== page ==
Environmental Advocacy Clinic
The Clinic has been working with the Vermont Natural Resources Council to clean up polluted waterways at a four-season ski resort in northern Vermont. Along with co-counsel from VNRC, the Clinic represented VNRC in an appeal of three stormwater discharge permits issued to Jay Peak Resort by Vermont’s Department of Environmental Conservation. These permits included a Clean Water Act NPDES permit that was problematic because it lacked adequate protective measures and increased the sediment pollution into the area’s streams, even though those streams had failed to meet water quality standards for at least a decade.
In 2004, DEC had found that two of the streams - Jay Branch and Tributary 9 of Jay Branch - were “impaired” by sediment pollution, meaning the streams failed to meet state water quality standards for aquatic life support. According to DEC, the initial impairment of the Jay Branch was attributed to Jay Peak’s failure to comply with Vermont construction and erosion control permits and operational stormwater permits. In 2014, an additional stream, Tributary 3 of South Mountain Branch, was identified as impaired.
Over the past several years, various Water Quality Remediation Plans were approved by DEC to improve water quality. Despite the plans, the streams remain impaired. Excess sediment poses many environmental hazards to waterways. Sediment entering streams can directly cause a harmful alteration or destruction of habitats of fish or other aquatic organisms, and can reduce productivity of aquatic plants. In addition, sediment serves as a vehicle for transport of chemicals and nutrients that diminish water quality.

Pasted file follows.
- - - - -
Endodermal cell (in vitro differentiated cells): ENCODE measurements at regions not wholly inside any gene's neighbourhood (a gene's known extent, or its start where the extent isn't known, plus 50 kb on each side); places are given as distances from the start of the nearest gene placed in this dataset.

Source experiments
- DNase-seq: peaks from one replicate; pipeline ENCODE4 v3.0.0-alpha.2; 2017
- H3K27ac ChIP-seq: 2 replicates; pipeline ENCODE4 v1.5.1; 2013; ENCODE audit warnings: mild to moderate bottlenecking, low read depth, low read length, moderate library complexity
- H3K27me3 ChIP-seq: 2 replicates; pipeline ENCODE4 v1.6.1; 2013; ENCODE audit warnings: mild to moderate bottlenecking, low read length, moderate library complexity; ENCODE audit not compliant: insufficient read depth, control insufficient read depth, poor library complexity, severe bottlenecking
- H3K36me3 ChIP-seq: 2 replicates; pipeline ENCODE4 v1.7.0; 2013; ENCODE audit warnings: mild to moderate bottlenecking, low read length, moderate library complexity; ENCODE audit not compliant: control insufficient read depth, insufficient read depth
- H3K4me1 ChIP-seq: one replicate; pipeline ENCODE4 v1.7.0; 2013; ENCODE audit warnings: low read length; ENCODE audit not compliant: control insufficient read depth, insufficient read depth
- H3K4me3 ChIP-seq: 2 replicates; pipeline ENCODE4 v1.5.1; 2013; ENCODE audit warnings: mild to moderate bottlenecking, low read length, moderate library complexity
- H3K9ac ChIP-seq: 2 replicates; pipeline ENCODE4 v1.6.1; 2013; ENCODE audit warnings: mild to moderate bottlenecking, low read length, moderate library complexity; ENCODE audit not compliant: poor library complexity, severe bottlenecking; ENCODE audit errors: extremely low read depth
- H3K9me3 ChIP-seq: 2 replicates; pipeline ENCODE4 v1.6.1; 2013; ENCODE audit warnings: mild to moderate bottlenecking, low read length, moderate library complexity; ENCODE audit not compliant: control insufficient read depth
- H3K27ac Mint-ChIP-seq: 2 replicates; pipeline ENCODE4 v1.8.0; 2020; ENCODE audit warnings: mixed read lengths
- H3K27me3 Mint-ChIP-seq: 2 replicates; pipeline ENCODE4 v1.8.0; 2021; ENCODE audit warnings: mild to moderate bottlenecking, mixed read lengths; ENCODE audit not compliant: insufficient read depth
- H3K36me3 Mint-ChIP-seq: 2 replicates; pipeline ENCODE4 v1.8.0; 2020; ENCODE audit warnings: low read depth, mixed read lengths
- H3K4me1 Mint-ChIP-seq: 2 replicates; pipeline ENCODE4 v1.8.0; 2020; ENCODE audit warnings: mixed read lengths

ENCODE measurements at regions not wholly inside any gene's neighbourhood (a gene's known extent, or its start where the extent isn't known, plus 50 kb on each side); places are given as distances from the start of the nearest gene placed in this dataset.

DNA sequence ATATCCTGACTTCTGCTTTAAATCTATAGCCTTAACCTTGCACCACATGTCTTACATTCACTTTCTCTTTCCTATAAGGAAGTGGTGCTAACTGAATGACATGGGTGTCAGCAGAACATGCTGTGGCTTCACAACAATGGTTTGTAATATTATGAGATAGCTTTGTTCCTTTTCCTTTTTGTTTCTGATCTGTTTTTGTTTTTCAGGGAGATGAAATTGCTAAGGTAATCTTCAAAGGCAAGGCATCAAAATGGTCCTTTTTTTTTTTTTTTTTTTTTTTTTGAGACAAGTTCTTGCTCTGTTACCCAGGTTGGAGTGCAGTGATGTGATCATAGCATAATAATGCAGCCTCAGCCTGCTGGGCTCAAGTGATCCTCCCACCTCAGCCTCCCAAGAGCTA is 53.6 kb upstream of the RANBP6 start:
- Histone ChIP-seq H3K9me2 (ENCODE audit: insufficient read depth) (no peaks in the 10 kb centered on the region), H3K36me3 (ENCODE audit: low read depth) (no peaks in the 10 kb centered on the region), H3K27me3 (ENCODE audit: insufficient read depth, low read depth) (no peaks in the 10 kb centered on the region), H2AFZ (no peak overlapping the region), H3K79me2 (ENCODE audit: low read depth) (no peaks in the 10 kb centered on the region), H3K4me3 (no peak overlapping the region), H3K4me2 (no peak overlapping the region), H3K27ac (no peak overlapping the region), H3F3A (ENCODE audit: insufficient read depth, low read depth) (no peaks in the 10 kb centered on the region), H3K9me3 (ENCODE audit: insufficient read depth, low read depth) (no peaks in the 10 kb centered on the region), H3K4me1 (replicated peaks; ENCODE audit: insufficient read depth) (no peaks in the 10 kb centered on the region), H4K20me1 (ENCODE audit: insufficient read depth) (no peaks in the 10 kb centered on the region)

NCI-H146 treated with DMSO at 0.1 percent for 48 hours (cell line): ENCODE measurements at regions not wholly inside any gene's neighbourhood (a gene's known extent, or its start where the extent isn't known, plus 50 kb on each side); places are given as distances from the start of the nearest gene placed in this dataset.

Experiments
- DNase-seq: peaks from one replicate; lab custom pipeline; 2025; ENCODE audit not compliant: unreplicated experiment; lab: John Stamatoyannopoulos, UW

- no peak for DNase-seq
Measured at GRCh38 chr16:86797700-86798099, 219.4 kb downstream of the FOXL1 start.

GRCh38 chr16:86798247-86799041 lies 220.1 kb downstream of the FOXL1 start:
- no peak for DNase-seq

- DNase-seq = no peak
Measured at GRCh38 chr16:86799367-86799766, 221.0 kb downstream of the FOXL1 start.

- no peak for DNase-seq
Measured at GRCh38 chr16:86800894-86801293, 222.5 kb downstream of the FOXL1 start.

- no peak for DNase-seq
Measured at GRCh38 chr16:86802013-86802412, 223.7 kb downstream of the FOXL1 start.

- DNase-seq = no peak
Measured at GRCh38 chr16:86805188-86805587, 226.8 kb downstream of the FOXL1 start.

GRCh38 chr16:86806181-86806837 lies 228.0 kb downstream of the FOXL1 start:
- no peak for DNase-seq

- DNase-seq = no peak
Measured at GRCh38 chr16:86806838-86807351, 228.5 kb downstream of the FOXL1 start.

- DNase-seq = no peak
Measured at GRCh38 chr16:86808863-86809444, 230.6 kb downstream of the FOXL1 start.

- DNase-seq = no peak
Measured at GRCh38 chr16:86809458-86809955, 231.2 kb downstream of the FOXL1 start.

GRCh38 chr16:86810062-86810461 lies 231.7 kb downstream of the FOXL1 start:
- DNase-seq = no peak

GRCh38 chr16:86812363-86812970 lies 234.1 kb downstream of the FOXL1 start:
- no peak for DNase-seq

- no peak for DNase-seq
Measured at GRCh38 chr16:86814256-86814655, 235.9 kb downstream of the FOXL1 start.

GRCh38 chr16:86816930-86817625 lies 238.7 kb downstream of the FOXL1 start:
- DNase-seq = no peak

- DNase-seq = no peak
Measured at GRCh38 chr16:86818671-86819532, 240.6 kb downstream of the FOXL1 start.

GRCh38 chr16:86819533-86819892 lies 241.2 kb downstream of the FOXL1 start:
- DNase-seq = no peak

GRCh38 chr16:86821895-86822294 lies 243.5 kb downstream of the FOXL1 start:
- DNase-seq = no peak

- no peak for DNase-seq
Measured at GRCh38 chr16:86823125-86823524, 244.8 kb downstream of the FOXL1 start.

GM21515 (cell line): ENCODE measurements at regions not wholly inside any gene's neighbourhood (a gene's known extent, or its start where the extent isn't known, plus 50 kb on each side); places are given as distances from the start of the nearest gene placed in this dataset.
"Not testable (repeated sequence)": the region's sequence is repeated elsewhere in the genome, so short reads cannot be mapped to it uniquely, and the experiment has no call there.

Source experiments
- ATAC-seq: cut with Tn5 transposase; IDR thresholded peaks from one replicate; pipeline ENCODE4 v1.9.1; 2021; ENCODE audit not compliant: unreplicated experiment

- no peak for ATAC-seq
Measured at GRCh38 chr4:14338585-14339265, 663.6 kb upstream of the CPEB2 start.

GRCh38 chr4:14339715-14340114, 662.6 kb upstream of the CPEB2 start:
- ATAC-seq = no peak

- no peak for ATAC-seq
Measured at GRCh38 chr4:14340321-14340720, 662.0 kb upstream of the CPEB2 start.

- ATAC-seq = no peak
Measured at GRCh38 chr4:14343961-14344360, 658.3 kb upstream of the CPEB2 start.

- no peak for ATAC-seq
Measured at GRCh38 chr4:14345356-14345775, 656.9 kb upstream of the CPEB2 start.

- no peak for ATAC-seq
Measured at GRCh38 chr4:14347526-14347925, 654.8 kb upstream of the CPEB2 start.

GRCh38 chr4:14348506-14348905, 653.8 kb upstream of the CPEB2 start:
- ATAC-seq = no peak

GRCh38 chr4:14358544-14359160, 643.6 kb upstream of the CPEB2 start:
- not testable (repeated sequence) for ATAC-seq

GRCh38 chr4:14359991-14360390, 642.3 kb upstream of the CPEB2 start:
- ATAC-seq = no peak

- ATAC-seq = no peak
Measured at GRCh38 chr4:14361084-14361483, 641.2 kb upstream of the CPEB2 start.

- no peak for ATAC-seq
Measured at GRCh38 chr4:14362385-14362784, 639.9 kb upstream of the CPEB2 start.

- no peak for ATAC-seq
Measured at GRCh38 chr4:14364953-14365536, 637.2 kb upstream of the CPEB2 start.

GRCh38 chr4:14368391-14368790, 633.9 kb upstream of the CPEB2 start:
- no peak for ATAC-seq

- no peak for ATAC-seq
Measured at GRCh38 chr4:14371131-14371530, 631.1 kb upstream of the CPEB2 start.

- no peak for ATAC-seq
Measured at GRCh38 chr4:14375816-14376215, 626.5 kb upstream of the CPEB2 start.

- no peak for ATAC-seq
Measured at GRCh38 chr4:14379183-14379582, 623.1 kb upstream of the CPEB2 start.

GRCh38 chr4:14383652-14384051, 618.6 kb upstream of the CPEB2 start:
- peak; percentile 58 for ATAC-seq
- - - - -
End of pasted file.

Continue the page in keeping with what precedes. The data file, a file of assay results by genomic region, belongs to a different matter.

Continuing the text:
Our May 2014 appeal of the discharge permits to the Environmental Division of Vermont Superior Court initiated nine months of settlement negotiations during which the parties worked to develop a plan to improve water quality and protect the streams. On February 20, 2015, the Environmental Division issued an order approving the settlement agreement. The agreement requires, for the first time, that the area’s streams meet water quality standards by a date certain before Jay Peak can begin significant new development projects. The agreement also sets forth detailed stream remediation and monitoring requirements, as well as an enforceable schedule for compliance with water quality standards. We hope this agreement will be a benchmark if and when future permits are issued to ski resorts in Vermont.
Statement of Questions for Appeal (June 2014)
Environmental Division Consent and Judgment Order (February 2015)